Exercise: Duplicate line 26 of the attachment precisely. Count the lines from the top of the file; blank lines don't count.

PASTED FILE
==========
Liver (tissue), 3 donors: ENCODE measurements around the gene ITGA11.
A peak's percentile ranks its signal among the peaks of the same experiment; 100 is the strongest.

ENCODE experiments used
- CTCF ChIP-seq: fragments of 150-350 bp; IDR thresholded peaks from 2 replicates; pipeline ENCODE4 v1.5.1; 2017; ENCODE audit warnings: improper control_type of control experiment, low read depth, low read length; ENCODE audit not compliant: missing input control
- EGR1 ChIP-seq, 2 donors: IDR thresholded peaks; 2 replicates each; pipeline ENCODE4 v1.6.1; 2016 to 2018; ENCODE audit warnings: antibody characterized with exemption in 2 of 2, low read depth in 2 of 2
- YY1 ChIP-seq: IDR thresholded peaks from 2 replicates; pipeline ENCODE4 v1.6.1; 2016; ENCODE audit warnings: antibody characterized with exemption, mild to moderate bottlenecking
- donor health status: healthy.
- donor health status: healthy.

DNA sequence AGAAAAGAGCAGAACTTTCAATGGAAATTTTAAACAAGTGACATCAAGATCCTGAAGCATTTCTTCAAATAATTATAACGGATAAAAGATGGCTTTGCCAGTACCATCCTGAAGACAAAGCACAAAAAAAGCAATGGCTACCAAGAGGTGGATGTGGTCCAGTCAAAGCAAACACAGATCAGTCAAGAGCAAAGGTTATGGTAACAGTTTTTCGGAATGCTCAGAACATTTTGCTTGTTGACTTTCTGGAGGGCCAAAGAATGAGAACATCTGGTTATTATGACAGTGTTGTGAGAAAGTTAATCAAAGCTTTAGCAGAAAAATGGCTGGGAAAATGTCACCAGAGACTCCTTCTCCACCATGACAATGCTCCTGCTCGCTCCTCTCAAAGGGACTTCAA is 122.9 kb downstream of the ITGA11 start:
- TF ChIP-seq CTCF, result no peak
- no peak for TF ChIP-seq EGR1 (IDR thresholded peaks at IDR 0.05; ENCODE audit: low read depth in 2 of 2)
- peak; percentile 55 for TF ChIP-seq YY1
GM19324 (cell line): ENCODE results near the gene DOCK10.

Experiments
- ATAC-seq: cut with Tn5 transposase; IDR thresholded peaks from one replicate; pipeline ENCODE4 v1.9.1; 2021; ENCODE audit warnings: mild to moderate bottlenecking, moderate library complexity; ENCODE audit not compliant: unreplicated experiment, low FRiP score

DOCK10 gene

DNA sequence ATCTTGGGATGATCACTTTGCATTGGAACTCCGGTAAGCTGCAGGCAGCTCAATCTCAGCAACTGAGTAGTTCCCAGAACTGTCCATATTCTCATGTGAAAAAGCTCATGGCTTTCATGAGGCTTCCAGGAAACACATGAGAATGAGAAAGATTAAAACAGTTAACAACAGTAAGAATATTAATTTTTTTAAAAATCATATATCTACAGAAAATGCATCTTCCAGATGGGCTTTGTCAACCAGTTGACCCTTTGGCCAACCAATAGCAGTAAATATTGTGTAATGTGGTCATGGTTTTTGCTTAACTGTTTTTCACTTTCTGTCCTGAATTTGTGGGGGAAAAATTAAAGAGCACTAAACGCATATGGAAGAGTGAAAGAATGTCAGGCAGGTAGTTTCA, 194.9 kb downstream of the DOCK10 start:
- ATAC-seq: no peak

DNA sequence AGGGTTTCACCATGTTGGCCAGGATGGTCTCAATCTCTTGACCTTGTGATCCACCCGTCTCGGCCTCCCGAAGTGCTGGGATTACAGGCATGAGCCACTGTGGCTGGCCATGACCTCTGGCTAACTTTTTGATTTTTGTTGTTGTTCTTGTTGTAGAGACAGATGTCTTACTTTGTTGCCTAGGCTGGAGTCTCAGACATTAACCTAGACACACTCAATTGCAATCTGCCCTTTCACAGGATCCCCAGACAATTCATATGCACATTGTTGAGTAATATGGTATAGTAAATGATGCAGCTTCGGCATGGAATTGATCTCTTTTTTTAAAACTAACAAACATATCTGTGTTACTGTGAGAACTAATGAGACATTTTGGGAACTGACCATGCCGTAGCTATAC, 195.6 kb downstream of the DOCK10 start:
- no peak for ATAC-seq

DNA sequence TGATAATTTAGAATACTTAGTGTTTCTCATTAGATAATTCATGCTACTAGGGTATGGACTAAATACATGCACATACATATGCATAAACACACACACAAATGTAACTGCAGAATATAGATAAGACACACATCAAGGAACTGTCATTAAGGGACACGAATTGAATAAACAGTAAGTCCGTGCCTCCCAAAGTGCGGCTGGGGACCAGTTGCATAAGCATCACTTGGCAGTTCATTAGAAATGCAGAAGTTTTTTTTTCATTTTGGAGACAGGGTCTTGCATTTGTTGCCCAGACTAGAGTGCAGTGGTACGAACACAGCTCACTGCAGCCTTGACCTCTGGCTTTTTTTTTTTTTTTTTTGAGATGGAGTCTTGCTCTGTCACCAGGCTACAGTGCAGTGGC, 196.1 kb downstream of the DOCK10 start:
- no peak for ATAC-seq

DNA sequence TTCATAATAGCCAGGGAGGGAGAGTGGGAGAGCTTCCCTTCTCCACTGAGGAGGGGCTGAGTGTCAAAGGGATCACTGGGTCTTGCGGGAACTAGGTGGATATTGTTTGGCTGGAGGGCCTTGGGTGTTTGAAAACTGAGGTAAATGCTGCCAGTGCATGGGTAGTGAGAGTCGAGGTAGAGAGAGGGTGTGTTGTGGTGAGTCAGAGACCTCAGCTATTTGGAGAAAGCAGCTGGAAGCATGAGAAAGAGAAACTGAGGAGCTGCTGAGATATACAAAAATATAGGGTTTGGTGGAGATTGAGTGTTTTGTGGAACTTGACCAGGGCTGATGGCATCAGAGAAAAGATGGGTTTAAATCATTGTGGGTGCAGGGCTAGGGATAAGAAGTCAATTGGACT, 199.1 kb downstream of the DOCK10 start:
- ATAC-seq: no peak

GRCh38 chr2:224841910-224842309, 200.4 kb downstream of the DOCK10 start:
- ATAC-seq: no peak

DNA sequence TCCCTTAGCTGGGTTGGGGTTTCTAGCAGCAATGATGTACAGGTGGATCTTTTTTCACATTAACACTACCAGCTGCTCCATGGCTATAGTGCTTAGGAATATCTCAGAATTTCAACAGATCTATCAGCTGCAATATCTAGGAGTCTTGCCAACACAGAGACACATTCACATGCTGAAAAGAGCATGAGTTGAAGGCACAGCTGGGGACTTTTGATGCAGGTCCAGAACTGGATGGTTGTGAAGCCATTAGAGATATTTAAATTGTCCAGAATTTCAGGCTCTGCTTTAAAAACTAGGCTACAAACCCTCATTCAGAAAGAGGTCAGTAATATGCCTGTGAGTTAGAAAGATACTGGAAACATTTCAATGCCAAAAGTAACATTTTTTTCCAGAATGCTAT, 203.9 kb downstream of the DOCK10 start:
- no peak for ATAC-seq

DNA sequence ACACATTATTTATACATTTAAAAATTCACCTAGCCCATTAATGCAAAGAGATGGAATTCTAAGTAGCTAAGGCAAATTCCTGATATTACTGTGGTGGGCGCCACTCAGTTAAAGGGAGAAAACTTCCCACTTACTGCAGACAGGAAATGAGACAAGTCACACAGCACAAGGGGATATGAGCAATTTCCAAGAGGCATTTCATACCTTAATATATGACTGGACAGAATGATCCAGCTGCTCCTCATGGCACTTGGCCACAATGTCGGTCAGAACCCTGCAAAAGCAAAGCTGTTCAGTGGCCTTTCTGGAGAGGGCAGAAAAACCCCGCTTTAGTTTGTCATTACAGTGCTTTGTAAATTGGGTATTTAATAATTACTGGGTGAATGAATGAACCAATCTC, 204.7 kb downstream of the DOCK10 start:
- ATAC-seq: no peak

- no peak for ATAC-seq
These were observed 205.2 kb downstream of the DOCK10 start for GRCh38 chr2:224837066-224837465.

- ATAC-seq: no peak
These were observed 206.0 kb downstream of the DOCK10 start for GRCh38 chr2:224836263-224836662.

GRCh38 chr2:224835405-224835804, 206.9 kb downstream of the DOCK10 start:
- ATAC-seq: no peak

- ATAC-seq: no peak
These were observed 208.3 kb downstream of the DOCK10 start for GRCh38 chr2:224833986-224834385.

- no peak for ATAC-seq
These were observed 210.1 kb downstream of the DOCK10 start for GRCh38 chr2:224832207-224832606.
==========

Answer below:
- ATAC-seq: no peak